On February 8, 1999, at 1910 central standard time, a Beech 35, N5540D, operated by a private pilot had the nose gear collapse during an off airport forced landing following a loss of engine power. The pilot received minor injuries. The airplane was substantially damaged. The 14 CFR Part 91 flight was operating in visual meteorological conditions without a flight plan. The airplane had departed from the Lincoln Municipal Airport just prior to the accident and was en route to Wahoo, Nebraska.

The pilot reported that he had preflighted the airplane two days prior to the accident in preparation for a flight. He reported that at this time the left main tank was approximately 80% full and the right main and auxiliary tanks were at least 3/4 full. He did not end up flying that day and the airplane was put back in the hangar.

The pilot stated that on the day of the accident, he intended to fly the airplane to the Lincoln Municipal Airport to pick up maps for an upcoming trip. He stated that since the airplane was in a hangar since his last preflight and no one else had flown it, he did not perform another preflight. He stated that he did notice the airplane was syphoning fuel from the overflow vent, but that it had stopped prior to him starting the engine. The pilot reported the 15 to 20 minute flight to Lincoln was uneventful and that during his GUMPS check prior to landing the fuel quantity indicator was in the "green."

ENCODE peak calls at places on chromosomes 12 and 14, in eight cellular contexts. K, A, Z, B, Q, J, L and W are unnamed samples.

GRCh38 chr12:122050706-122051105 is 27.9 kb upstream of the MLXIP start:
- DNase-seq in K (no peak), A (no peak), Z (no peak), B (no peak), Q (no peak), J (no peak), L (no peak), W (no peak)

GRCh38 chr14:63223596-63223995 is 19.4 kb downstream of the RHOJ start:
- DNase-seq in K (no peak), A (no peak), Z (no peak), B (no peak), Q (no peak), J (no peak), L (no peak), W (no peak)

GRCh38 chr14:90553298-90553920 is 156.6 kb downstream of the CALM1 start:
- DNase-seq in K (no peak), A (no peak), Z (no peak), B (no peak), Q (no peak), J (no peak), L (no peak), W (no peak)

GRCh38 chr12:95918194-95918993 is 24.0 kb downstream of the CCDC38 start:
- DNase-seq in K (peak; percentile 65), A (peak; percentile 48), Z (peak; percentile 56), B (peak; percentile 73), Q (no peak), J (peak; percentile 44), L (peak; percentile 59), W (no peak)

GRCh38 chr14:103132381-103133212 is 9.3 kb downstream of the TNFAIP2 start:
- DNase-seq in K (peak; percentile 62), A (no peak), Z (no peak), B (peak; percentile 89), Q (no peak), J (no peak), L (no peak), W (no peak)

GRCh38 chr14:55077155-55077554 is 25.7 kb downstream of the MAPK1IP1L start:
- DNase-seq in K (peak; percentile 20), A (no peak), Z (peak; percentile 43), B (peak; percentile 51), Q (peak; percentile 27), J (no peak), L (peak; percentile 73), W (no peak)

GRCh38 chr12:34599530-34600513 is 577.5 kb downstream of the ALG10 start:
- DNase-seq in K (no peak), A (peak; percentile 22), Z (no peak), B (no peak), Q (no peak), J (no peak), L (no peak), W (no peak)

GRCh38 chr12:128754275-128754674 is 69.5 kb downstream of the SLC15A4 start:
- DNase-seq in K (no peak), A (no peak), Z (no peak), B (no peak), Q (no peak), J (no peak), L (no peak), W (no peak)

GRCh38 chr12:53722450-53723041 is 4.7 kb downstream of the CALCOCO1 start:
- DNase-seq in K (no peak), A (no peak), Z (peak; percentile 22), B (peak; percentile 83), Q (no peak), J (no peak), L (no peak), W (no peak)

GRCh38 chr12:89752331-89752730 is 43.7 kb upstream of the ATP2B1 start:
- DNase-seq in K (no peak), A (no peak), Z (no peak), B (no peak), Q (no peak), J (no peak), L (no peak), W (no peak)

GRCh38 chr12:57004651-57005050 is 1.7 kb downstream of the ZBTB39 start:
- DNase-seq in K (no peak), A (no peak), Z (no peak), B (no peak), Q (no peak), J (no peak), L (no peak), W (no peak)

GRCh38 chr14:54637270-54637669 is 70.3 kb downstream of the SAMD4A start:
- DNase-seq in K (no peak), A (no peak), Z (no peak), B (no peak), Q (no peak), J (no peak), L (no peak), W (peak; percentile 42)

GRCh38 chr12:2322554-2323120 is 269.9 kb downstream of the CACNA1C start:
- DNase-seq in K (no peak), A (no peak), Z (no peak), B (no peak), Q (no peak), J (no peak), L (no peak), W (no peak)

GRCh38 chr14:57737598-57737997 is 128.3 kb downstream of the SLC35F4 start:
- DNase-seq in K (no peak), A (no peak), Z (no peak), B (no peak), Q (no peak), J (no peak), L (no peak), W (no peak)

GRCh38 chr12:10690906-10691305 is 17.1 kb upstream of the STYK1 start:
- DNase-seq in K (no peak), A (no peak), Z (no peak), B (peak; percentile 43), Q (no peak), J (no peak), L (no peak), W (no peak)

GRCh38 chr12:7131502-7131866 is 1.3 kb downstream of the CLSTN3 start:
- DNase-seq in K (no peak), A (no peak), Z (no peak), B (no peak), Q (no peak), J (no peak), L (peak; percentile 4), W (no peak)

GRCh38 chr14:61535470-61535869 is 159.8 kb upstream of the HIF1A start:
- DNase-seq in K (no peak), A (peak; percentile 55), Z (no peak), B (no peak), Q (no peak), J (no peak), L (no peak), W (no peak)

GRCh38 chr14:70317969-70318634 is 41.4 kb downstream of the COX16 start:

He stated that he once again did not preflight the airplane prior to departing Lincoln. He stated that after taxiing he was cleared for takeoff. Upon reaching an altitude of 2,000 to 2,500 feet the engine lost power. He stated he had performed the takeoff on the left main tank and once the engine lost power he switched to the auxiliary tanks. He was unable to get the engine restarted and he switched back to the left main fuel tank. He stated he did not use the wobble pump. The pilot stated that he was not going to make it back to the airport so he elected to land on a nearby golf course. The nose gear collapsed during the landing roll resulting in damage to the firewall.

Post accident inspection of the airplane was conducted by a Federal Aviation Administration Inspector from the Lincoln, Nebraska Flight Standards District Office. The inspection revealed the left main fuel tank was empty. The right main and auxiliary tanks were down approximately one inch from the filler caps. The pilot had stated that the fuel quantity indicator would occasionally stick in the yellow area. A battery was reconnected to the airplane after the accident and the fuel quantity indicator was checked. The indicator showed the left main tank to be empty.

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